It's hard to believe that a small online project that I began in Boston is still active after over 5 years with a membership of over 200 members worldwide. I was then a student at the Massachusetts College of Art in Boston still very much wanting to be a graphic designer. The year 2000 was a year a possibilities. The 2YK bug never materialized (though the Internet-Technology sector would soon fall into shambles). The industry could not hire fast enough matriculating design students. Companies like Razorfish were offering 60-100K salaries to HTML newbies without prior work experience. You could sleep in the office. You could play videogames and foosball, or drive miniature cars around the spacious offices. There was free Jolt! cola in the refrigerator. The office in Cambridge I worked at only a few years before was now occupied by Razorfish. New Media design companies were all the rage.
In the summer of 2000, I had a decision to make. I could either intern with Razorfish, with a very real chance of making significant inroads with the company prior to graduation and, in effect, improving my chances of an enviable salary and position at the firm. Or, I could observe John Maeda's Aesthetics and Computation (ACG) team at the MIT Media Lab, who were doing non-commercial experimental work in computational design. I chose the latter, though not without hesitation.
Within a year the internet bubble would collapse and there would be massive layoffs at new media design companies nation and worldwide. Ironically enough, in the same office where I worked only a couple years prior at a technology company developing alternative fuel battery cells, the superstar of that industry was the unstoppable Enron. Within the span of five years, two industries located in that haunted office would collapse under their own weight, mismanagement, and greed. At that moment, in an unpredictable world, I felt I would always simply follow my instinct.
But back to the project. At that same time, I began an online group called E-DENTITY. At the time, I also owned the E-DENTITY.NET domain name, which I used to host my design portfolio and poetry. The name seemed quite novel to me at the time but I soon and still now cringe when I hear it. It seems like a painful cliche of a utopian world of the late nineties. Fast companies, endless venture capital and greed unseen since Reaganomics. A description of the online forum:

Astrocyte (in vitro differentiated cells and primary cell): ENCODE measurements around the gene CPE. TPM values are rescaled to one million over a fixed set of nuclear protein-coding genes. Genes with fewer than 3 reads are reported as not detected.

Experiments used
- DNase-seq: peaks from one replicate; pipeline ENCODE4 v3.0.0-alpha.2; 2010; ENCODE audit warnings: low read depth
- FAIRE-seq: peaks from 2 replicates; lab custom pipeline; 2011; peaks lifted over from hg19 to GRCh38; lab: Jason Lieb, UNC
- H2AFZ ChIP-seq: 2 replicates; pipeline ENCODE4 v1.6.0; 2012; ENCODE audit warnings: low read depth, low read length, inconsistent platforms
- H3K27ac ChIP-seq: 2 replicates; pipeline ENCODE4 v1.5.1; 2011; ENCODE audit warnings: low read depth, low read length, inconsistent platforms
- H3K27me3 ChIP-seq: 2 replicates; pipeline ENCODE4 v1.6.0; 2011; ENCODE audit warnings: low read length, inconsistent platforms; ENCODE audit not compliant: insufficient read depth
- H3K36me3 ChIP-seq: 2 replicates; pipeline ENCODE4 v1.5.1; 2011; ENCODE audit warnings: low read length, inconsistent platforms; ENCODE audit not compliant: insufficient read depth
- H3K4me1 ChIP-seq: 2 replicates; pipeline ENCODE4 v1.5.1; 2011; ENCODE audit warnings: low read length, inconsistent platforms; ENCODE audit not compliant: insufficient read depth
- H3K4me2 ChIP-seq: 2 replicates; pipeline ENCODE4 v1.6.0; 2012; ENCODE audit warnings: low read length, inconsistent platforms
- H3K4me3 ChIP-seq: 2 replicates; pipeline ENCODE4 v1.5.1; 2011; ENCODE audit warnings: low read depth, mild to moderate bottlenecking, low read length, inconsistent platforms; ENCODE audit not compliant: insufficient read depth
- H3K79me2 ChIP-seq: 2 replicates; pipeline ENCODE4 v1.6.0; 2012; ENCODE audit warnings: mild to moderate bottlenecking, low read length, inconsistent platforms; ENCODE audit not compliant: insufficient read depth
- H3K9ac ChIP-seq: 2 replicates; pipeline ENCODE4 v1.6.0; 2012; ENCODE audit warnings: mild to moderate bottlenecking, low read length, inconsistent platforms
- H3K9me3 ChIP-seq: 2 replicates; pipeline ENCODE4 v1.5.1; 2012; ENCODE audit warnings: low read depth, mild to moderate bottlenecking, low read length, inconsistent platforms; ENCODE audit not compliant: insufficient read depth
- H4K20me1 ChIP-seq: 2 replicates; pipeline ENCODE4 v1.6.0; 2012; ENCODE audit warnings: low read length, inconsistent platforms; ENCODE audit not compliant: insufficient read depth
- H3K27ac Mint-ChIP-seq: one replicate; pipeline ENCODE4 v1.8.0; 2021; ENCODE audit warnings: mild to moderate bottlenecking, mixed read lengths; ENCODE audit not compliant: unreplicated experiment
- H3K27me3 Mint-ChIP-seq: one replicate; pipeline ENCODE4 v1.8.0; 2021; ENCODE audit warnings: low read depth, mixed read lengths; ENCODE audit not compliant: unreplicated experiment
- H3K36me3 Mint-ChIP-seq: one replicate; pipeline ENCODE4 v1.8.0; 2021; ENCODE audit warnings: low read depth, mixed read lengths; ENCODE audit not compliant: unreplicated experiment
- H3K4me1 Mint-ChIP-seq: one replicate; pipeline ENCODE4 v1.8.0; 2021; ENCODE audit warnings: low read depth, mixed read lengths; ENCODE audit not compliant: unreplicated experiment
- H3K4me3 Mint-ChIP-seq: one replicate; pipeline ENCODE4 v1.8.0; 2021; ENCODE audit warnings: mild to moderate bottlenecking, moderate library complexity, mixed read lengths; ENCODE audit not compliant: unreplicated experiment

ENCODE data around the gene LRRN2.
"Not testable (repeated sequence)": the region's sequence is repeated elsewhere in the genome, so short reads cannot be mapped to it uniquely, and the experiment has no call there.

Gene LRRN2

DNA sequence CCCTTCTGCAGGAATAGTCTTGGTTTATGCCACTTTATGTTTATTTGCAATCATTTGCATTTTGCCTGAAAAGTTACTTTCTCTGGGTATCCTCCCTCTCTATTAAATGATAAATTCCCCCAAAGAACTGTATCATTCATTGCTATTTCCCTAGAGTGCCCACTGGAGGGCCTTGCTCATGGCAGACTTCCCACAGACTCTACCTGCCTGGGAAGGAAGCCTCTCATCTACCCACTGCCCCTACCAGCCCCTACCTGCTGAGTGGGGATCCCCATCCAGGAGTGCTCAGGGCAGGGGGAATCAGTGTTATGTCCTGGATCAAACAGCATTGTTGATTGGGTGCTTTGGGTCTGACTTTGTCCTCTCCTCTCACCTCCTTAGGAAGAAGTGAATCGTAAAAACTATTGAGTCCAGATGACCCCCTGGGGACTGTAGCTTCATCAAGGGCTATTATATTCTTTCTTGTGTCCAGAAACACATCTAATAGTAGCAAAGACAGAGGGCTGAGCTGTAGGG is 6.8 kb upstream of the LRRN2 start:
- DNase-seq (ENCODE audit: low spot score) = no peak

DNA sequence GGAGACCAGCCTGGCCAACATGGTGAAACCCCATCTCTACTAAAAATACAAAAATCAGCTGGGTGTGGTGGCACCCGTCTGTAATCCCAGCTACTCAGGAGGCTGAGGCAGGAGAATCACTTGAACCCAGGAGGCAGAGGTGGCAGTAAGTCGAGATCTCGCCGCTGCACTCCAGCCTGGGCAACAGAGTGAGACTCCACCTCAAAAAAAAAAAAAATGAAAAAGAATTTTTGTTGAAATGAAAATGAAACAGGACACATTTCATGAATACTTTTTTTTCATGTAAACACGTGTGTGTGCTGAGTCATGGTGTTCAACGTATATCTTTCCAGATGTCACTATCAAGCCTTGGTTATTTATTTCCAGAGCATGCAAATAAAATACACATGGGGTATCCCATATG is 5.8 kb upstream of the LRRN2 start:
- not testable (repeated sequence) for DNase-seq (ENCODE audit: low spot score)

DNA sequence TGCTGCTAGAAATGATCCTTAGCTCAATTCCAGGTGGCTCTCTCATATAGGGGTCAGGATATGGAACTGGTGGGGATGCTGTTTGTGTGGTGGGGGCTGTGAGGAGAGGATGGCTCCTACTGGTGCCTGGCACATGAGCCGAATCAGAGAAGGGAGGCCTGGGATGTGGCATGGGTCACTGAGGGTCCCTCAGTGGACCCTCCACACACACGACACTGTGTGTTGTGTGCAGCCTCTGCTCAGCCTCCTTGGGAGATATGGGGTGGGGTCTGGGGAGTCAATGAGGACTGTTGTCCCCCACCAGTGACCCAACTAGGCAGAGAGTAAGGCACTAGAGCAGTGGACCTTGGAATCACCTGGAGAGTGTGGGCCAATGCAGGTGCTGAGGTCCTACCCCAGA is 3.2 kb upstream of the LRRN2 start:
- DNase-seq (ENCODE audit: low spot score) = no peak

E-DENTITY is a collective of Boston-based (and beyond) designers, architects, artists, performers, filmmakers, video enthusiasts, poets, writers and other creatives. This space will serve as an ongoing conversation about design/art theory as they apply to creative expression in new media, video, film and performance. Events, free lectures, seminars and other related information as well as problem solving/problem making will be discussed. We also hope to address the ethical implications of design. Contributions from students, artists and faculty in area schools such as MassArt and MIT.
It was first hosted on a free service called egroups, which was then bought out by Yahoo! and incorporated into Yahoo! Groups. Now, it is on its way to its sixth year anniversary with people still posting information, announcements, and links. There are better things than this. It seems like a relic, but one that still works. Like a lawnmower you never have to fix.
PS: Unfortunately for me, I cannot access Yahoo! groups in Vietnam without a proxy. It seems that it is blocked by the national firewall here. Hooray Yahoo Groups!
Posted by on December 6, 2005 12:08 PM | Permalink